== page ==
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Uzumasa Jacopetti
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by Jay Seaver

"Things are strange in Kyoto."
3 stars

SCREENED AT THE 2013 FANTASIA INTERNATIONAL FILM FESTIVAL: There are any number of different types of weird movies, from the merely off-beat to eccentric to bizarre and beyond. "Uzumasa Jacopetti" certainly tends toward the stranger end of the spectrum, and like a lot of movies there, it can be as off-putting as it is intriguing. The way its parts add up isn't obvious - that add up to any specific thing is debatable - but they are at least interesting components.

The first piece is Shoji Hyakkan (Shinji Wada), a man of few practical skills but a big idea: Build a house whose floors are magnets floating above each other. It would certainly provide room for his son Shigeo (Shishimaru Ozawa) and his wife Sana (Kiki Hanaka), who would like another child although she shows some odd, unnerving behaviors when out with Shigeo. Another piece is Police Office Kobayakawa (Masaki Kitahara), who catches Shoji obtaining some extremely fresh leather to serve as his new house's wall, and instead of arresting him decides to hire him on for a special project.

Things get a bit violent as well as strange after that, sometimes going so far in unusual directions that trying to figure out just what Uzumasa Jacopetti is trying to do can leave a viewer scratching his or her head. Me, I think that co-writer/director Moriro Miyamoto is saying that there's a kernel of madness in every person, and while it is obvious in some like Shoji, seeing it in one person can activate it in another, resulting in great achievement or folly. All of the characters here are what they are from the very start, and all of them have strange dreams, but sometimes it takes a particular intersection to act on them.

The cast playing those characters does so in a fairly low-key manner. Shinji Wada, for instance, appears to come from a long line of deadpan Japanese actors whose characters' eccentricity is given an extra jolt from how straight the part is played, while also selling the strange situation. Masaki Kitahara is taking a somewhat different tack; though Kobayakawa initially seems quite focused, it's easy to see him trying to channel rage, guilt, and fear. And while she occasionally seems somewhat flat, Kiki Hanaka is quite interesting as Sana; at time she's the most unhinged but also the most practical, and she reconciles those halves quite well.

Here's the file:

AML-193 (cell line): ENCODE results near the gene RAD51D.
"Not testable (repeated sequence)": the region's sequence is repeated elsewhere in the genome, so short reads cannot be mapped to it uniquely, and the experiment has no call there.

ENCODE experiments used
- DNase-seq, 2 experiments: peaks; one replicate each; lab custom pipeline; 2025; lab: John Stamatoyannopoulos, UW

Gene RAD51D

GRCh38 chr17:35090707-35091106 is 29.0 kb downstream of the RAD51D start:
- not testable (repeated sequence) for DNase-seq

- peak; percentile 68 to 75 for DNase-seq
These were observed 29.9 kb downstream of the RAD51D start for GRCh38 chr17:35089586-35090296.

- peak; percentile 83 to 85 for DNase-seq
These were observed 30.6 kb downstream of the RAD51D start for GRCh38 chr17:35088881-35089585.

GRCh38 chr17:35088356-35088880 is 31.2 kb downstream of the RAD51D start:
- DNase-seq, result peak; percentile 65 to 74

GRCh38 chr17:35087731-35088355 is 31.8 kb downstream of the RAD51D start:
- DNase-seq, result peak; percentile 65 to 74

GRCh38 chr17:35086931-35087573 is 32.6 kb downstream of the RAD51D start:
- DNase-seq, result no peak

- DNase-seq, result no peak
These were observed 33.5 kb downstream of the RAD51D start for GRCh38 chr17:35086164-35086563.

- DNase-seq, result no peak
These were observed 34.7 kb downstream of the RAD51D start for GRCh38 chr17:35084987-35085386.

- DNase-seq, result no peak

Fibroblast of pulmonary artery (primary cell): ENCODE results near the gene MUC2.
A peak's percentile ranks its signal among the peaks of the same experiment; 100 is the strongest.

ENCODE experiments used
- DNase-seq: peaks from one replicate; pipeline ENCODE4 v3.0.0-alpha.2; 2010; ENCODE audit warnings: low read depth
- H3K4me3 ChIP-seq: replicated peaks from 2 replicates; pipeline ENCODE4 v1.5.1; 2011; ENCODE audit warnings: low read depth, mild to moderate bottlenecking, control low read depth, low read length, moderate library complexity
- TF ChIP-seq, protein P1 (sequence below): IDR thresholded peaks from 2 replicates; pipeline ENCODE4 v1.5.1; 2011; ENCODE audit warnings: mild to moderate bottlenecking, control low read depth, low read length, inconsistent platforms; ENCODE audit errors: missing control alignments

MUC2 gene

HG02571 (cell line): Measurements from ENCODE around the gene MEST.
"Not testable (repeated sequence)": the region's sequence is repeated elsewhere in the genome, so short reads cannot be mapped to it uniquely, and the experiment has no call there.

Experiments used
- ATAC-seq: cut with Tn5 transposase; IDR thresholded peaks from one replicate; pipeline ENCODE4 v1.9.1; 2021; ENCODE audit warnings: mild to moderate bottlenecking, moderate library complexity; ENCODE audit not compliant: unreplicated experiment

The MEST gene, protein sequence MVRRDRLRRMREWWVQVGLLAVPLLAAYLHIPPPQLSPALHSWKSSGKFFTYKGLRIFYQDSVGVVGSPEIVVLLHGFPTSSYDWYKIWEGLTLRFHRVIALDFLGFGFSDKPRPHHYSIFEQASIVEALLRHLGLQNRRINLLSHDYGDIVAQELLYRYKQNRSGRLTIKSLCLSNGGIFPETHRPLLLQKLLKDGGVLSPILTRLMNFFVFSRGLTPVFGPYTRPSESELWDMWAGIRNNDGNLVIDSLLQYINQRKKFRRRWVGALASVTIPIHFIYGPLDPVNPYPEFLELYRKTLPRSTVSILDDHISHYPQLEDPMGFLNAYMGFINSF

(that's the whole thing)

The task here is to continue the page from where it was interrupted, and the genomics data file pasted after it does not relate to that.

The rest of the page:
Sometimes what can come off as restraint might also be a case of not having a whole lot more to give; this is a film that is independent to the point of almost being underground, and often looks it: Night shooting can look very bad, for instance, and other bits look improvised, like Miyamoto told Wada to harass passers-by while he shot from across the street. There are bits that are just downright surreal, and others that take the extra step into the realm of the grotesque, at least one of which made me question whether this movie was worth the effort if I had to watch that.

For all that he goes into weird, not-for-everyone places, Miyamoto can't be said to be boring or numbing his audience, an all-too-common (and often fair) complaint to be leveled at the experimental filmmaker. It's not hard to get something out of "Uzumasa Jacopetti", although not everybody will find greatness there.

link directly to this review at http://www.hollywoodbitchslap.com/review.php?movie=25429&reviewer=371
originally posted: 07/25/13 08:30:48
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OFFICIAL SELECTION: 2013 Fantasia International Film Festival For more in the 2013 Fantasia International Film Festival series, click here.

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